Commercial office space in Andover and North Andover includes single‐tenant properties, small professional office buildings, office parks, downtown Boston skyscrapers, and everything in between.
There are many small office space options available for every kind of business imaginable. This type of office space can be found in small buildings up and down main streets and adjacent cross streets of downtown locations as well as any areas zoned for business. Larger office buildings and office complexes are available as well and generally have different classifications and descriptions.
Office Space Availability
Inventory of office space changes frequently. We represent clients looking to lease and or purchase industrial real estate property. Fill out our inquiry form to the right and we will provide you with the current inventory of industrial space in the area you are looking for.
Office space classification
Office buildings are usually loosely grouped into one of three categories: Class A, Class B, or Class C. These classifications are all relative and largely depend on context. Class A buildings are considered the best of the best in terms of construction and location. Class B properties might have high quality construction, but with a less desirable location. And Class C is basically everything else.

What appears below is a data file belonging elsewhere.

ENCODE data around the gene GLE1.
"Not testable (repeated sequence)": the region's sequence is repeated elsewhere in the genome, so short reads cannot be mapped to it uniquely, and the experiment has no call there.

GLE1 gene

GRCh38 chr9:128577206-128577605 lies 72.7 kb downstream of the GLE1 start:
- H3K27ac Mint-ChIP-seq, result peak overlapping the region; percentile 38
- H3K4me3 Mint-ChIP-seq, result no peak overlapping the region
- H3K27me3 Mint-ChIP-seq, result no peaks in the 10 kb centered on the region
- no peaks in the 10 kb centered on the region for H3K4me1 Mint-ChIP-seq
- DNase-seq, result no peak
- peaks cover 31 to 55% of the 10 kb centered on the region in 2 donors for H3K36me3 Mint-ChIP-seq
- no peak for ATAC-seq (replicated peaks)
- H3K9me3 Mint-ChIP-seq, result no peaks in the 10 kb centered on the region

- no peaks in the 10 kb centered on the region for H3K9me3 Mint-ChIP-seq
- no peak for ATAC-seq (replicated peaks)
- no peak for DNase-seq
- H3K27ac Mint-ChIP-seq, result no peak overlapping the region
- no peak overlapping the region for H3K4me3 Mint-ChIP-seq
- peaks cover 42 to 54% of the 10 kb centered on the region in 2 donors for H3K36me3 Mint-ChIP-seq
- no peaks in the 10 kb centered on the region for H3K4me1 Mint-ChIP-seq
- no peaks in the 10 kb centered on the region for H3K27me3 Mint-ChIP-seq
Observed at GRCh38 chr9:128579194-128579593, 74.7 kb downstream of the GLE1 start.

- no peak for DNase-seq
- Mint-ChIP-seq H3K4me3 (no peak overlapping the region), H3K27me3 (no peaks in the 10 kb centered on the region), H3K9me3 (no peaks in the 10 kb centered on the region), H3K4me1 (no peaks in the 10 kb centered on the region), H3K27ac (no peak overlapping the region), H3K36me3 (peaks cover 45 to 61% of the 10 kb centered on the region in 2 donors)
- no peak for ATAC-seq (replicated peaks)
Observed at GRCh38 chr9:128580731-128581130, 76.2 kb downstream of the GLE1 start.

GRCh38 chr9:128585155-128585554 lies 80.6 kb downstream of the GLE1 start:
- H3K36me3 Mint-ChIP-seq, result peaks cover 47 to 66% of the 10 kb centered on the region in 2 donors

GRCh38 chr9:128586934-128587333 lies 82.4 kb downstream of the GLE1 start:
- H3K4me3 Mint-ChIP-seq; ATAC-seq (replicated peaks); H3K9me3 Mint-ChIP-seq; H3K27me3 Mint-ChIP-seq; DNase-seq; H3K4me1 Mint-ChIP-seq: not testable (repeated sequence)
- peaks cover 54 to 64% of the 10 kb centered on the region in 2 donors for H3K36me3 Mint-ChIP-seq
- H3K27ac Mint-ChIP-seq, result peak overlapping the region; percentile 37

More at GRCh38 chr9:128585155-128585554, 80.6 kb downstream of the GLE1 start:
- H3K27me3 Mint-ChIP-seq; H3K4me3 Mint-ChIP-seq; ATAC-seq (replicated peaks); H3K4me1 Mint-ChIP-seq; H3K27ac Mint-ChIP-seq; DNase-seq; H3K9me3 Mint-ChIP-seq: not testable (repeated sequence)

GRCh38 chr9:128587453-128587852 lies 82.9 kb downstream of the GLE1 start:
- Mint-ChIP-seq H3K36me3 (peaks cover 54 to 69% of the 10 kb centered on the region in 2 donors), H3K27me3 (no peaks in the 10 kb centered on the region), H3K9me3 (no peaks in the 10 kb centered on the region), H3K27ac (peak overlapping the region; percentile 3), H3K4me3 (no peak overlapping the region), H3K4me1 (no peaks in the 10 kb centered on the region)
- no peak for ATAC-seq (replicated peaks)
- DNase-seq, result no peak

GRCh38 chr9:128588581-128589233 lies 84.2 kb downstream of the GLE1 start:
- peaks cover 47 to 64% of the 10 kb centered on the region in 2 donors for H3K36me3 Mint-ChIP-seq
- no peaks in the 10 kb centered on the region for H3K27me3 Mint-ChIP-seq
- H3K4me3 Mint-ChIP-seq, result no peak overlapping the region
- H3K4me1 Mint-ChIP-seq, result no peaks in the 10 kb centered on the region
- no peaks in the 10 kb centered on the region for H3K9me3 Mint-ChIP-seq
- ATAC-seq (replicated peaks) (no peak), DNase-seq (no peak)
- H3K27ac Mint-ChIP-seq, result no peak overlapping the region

Central Business District (CBD). Office buildings located in the central business district are in the heart of a city. In larger cities like Chicago or New York, and in some medium sized cities like Orlando or Jacksonville, these buildings would include highrises found in downtown areas.
Suburban office buildings. This classification of office space generally includes midrise structures of 80,000-400,000 square feet located outside of a city center. Cities will also often have suburban office parks which assemble several different midrise buildings into a campus-like setting.
There are three basic types of industrial space commercial real estate leases. These leases are organized around two rent calculation methods: “net” and gross.” The gross lease typically means a tenant pays one lump sum for rent, from which the landlord pays his expenses. The net lease has a smaller base rent, with other expenses paid for by the tenant. The modified gross lease is a happy marriage between the two. While terms vary widely building by building, this basic overview will help businesses shop for the best deal possible.
Always work with an experienced commercial real estate broker when negotiating a commercial lease.